Introduction: In this article – in honor of March being Women’s History Month – Melissa Davenport Berry writes about Camilla Nelsen Mays Frank, a WWII heroine who stayed active and committed for the rest of her long, remarkable life. Melissa is a genealogist who has a blog, AnceStory Archives, and a Facebook group, New England Family Genealogy and History.
Captain Camilla Nelsen Mays Frank (1899-1985) was the ideal “American Dame” for March (Women’s History Month). She was a true patriot, preservationist, and pioneer. Her life was one devoted to the service of her community and country.
GenealogyBank’s Historical Newspaper Archives have many articles chronicling Camilla’s numerous achievements, as well as detailing her 17 hereditary society memberships and her dedication to preserving the French Quarter in New Orleans.
This 1972 newspaper article featured Camilla receiving a Civil Service award from the New Orleans Chapter of the WAC (Women’s Army Corps) Veteran’s Association, an organization she both founded and resided over as president.
This article reported:
“Mrs. Frank, whose energy and enthusiasm belies her 73 years of age, organized the New Orleans Chapter of the WAC Veterans Association, the Vieux Carre Chapter of the Daughters of the American Revolution, and helped organize the Louisiana Company of the Jamestown Society, La Louisiane Chapter of the Colonial Dames of the XVIII Century and the Louisiana Council of the Vieux Carre.”
The article reported on her service and achievements during WWII:
“During World War II, Mrs. Frank served on the Commander General’s Staff of Special Services in the European Theater. ‘I started out as a private,’ she says, ‘and was real lucky and stepped up to the captaincy.’ Mrs. Frank laughs as she reminisces about those four years in Europe. ‘I was the only woman on that staff and the men really resented me… at first,’ she says with a twinkle. She doesn’t smoke or drink and the men ‘from colonels on down’ would come by at the end of the month to wheedle a pack of cigarettes from her share of the rations.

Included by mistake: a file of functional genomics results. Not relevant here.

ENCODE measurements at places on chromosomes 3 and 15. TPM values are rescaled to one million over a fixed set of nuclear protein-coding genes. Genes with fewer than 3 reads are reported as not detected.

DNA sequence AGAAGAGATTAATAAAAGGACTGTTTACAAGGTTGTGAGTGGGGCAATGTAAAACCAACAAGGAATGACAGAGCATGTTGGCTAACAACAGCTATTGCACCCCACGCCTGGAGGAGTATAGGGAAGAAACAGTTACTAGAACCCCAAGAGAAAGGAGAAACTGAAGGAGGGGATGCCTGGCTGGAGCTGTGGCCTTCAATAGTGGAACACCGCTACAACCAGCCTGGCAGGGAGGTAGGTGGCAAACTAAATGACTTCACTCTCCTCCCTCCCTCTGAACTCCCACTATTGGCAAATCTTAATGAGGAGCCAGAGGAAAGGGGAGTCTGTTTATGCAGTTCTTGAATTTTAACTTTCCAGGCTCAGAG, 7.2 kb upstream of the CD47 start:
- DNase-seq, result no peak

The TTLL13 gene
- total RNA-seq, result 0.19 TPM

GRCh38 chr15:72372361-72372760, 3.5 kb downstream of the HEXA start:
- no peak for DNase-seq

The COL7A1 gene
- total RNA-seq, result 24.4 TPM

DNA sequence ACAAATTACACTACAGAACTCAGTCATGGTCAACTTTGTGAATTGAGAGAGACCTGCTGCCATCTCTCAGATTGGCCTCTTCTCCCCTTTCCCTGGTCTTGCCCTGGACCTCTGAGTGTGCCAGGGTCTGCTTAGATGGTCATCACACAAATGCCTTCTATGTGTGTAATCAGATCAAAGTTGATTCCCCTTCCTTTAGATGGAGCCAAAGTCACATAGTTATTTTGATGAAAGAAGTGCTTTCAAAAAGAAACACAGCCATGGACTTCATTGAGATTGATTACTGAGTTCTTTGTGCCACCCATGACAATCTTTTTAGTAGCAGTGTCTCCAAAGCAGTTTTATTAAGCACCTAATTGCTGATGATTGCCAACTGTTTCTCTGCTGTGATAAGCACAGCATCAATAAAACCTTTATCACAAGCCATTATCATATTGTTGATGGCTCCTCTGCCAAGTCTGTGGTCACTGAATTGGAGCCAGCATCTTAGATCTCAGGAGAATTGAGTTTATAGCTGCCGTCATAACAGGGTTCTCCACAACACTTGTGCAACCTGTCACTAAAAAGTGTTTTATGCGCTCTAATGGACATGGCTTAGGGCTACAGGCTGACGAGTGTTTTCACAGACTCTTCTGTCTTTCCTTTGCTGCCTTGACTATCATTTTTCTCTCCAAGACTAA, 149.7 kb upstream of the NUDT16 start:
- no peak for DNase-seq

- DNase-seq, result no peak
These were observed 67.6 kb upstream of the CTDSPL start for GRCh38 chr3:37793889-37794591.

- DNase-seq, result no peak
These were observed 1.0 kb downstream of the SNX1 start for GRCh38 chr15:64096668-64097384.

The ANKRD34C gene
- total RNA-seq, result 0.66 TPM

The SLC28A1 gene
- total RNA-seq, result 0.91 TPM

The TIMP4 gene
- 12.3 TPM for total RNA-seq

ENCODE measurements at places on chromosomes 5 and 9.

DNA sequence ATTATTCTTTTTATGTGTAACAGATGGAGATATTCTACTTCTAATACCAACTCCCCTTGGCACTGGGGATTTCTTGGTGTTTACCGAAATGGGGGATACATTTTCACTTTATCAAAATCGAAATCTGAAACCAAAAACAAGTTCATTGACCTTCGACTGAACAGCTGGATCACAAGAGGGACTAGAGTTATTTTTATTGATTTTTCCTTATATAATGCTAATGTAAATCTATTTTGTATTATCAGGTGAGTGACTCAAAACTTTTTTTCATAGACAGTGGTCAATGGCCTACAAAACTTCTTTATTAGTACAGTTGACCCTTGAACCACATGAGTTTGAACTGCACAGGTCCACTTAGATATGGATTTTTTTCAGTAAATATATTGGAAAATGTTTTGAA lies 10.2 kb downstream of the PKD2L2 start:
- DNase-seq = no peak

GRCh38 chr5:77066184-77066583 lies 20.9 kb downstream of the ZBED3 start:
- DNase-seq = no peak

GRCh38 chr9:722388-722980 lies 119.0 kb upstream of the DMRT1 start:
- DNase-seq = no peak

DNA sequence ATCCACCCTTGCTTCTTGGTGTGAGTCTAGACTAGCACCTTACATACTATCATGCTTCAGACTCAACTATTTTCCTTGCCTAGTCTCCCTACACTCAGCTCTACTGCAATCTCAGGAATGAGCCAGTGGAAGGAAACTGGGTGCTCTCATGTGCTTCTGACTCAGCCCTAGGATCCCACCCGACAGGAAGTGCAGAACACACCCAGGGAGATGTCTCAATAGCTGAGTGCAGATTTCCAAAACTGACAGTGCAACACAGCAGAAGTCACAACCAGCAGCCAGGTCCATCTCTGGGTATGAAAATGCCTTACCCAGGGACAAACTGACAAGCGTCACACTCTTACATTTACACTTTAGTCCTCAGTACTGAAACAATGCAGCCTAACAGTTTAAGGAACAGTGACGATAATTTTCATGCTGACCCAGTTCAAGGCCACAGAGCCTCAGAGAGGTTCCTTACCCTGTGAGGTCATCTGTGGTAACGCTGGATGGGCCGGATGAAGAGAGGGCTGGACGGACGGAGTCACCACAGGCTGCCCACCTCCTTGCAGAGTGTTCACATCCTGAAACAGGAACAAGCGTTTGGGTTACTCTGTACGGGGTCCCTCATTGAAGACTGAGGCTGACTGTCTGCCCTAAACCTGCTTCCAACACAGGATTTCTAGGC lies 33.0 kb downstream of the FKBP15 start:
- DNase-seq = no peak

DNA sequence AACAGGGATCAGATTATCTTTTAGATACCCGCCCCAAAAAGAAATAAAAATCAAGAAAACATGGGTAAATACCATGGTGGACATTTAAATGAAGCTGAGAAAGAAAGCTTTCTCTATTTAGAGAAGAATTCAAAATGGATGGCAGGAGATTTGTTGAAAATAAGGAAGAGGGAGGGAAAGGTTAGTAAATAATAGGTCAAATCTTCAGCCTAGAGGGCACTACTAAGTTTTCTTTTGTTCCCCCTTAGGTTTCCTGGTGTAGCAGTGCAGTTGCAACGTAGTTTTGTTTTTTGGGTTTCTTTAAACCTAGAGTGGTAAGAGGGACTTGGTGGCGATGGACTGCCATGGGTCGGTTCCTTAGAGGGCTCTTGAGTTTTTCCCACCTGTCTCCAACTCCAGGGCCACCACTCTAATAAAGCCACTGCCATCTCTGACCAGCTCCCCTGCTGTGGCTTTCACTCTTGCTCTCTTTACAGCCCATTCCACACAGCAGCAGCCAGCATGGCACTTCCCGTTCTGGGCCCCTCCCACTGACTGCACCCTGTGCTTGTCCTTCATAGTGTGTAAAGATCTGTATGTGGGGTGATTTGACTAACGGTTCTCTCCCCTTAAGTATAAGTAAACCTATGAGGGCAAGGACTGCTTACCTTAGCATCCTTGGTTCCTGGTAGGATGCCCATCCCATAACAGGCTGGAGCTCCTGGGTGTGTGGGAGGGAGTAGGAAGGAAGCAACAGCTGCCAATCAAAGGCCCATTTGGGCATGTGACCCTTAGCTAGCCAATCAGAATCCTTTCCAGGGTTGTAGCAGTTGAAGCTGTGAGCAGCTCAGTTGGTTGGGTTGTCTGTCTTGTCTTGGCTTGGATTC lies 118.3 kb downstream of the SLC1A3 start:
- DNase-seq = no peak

“Capt. Frank received three battle stars and the U.S. Army Commendation medal for her service during the war. She was one of six WACs to receive the French Croix de Guerre, which was given for her participation in the liberation of Paris.”
This 1958 newspaper article covered Camilla, who along with two other women (Mrs. G. G. deColigny and Mrs. William I. Little) organized a Louisiana Company of the Jamestowne Society. Camilla was a direct descendant of Lt. Colonel Walter Chiles Sr., who sailed to Virginia on his own ship in 1638 and was a member of the House of Burgesses. Camilla was already a member, but Richard Blackburn Tucker, governor of the Jamestowne Society, appointed her organizing president of the new chapter.
This 1966 newspaper article spotlighted Camilla, along with other American poets, who composed verse to salute Westminster Abbey. Camilla paid homage to her ancestor King Henry III who ruled England from 1216-1272. She sported her medal of the Colonial Order of the Crown, a genealogical organization of members who are descended from English royalty.
I also found several news clips where Camilla was a guest speaker on genealogy, history, and civil defense. She wrote poetry on such subjects as the Space Age and antiques, and was an expert calligrapher. Her wartime recollections were published in her book Far from Eden in 1982, a year before her death. She composed the songs “Never Wave at a WAC” (the “WAC Song”) and “Song of the Women’s Army Corps” in 1945.
The headline of this 1981 newspaper article summed up Camilla the best: “Veteran WAC ‘worked like a man, behaved like a lady.’” She was 82 when reporter Janet Wallfisch interviewed her. Camilla traveled from Memphis, Tennessee (where she moved in 1972 to be near her siblings after 45 years in New Orleans) back to New Orleans to attend a 25th anniversary celebration tea hosted by the Vieux Carre Chapter of the Daughters of the American Revolution. The chapter presented their past founder and regent an honorary award for her lifetime dedication to the organization.
Camilla was one of ten children born to Harvey James Mays and Helga Christine Nelsen. She married Frank Theodore Frank in 1925.
She told Wallfisch:
“I’ve led a busy and happy life, and I’ve tried to fill my life with worthwhile things that’ll help others.”
Among her many contributions was a radio show in which Camilla interviewed shut-ins and the disabled, who shared how they helped themselves and each other. Also, she erected the impressive memorial to American military women at Elks Place and Canal Street in New Orleans.
In addition to her memoirs about the war, Camilla wrote another book about her family:
“‘I’ve written a book, too, about my family,’ she revealed. ‘It’s called Walk a Chalk Line, and tells how my parents disciplined us all, and how ambitious and outgoing I have always been. They couldn’t hold me down.’”
A great “dame” indeed!